NAZIS IN FICTION: DEVIATIONS AND A CONSTANT

by Richard Worth

CW: Nazism, fascism

Let me start with a slightly embarrassing story about myself. A few years ago, I headed back to the rinky-dink northern town I was raised in for the Christmas holidays. I was searching through my old toys, school work and books when I came across a children’s illustrated book on World War Two. I remembered flicking through this book endlessly as a child. The painted images of the storming of the Normandy beaches, the Spitfires’ dogfights over the channel, and the hopeless, terrifying prisoners in blue and black stripes behind barbed wire fences all climbed from my subconscious in recognition.

What I hadn’t remembered is how many swastikas I had drawn all over the pages in crayon. I shuddered that I had so mindlessly repeated this image over and over. The thought of a child using their inherent passion for creative expression to create this symbol of hate frightened me. The fact that that child was me ashamed me.

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PUNCH NAZIS

10

by Rob Harding

Content warning: violence, neo-Nazism, the Holocaust, and anti-semitism. Article contains strong language.

I’d like to begin by showing you a video. It’s quite possibly a video you’ve already seen.

That man is Richard Spencer, professional neo-Nazi dickhead. The identity of the puncher is not yet known (and will hopefully remain unknown), but they’re believed to be one of the Antifa protesters from the day of the Trump Inauguration. Continue Reading

ARE WE THE NAZIS NOW?

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by Robyn Banks

On the anniversary of VE day this year I tried to drive to the supermarket in my home town and was met by crowds of people in Sunday dress, lining the roads leading up to the war memorial and laying down wreaths of poppies as they waited for the procession, which I could hear approaching even from my car, complete with marching band. They were doing so to honour the soldiers lost in WW2; those who fought for our country, or, more ostensibly, those who fought for ‘freedom’.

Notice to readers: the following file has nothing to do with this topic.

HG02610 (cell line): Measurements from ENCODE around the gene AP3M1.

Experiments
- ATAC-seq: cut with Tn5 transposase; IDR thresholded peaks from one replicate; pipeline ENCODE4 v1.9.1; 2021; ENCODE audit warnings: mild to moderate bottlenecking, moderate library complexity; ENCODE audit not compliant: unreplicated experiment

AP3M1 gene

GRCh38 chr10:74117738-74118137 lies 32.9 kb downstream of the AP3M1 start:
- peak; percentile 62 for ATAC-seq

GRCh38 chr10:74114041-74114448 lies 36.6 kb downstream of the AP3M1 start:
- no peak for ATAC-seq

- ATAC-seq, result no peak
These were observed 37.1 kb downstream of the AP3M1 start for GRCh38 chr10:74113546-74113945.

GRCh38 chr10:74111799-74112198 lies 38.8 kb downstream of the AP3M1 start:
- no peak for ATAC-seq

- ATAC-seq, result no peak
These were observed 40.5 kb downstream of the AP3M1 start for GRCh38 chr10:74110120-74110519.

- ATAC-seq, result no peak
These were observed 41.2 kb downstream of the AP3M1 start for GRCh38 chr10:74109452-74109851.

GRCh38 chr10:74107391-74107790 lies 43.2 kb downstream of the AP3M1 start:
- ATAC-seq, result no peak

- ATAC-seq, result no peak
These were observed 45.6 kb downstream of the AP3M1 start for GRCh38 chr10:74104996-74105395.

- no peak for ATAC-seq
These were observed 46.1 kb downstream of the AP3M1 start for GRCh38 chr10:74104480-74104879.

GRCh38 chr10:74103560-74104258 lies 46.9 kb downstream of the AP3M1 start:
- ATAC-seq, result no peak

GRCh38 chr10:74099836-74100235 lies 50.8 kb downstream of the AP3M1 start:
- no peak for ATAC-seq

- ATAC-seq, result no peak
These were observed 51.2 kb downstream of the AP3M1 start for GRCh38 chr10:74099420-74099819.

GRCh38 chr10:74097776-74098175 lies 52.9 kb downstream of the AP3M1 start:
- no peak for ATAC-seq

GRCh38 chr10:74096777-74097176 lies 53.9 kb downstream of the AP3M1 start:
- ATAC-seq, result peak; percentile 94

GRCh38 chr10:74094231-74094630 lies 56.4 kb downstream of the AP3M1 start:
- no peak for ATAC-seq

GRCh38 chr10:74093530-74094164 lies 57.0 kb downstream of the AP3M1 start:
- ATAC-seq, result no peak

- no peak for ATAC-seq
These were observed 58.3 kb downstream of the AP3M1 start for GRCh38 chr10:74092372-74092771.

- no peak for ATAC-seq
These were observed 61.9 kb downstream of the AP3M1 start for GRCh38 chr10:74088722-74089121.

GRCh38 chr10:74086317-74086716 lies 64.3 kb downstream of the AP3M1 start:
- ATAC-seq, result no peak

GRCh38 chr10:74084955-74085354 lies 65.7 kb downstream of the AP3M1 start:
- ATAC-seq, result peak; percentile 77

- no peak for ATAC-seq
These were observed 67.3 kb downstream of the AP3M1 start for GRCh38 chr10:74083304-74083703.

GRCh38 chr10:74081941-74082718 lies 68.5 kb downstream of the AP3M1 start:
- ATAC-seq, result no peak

There were many causes of the Second World War, but what we remember the Nazis for -the version of history we learn in school- is the holocaust. Children in history classes are taught to denounce a fascist regime which placed one type of person, the ‘true’ Aryan German, who was ‘really’ from Germany on the basis of their fair hair and white skin, in a hierarchy above other types of people who were not as worthy. This list included people who were disabled, gay or mentally ill but focussed mainly on Jews, who were considered to have little or no right to the land they lived in because of their ethnicity and heritage. They were not ‘true’ Germans. And it was freedom from this regime, freedom from persecution and discrimination, that most of us proudly believe we fought for. And it’s this which is epitomised in the phrase “If it weren’t for our brave soldiers, we might all be speaking German now”.

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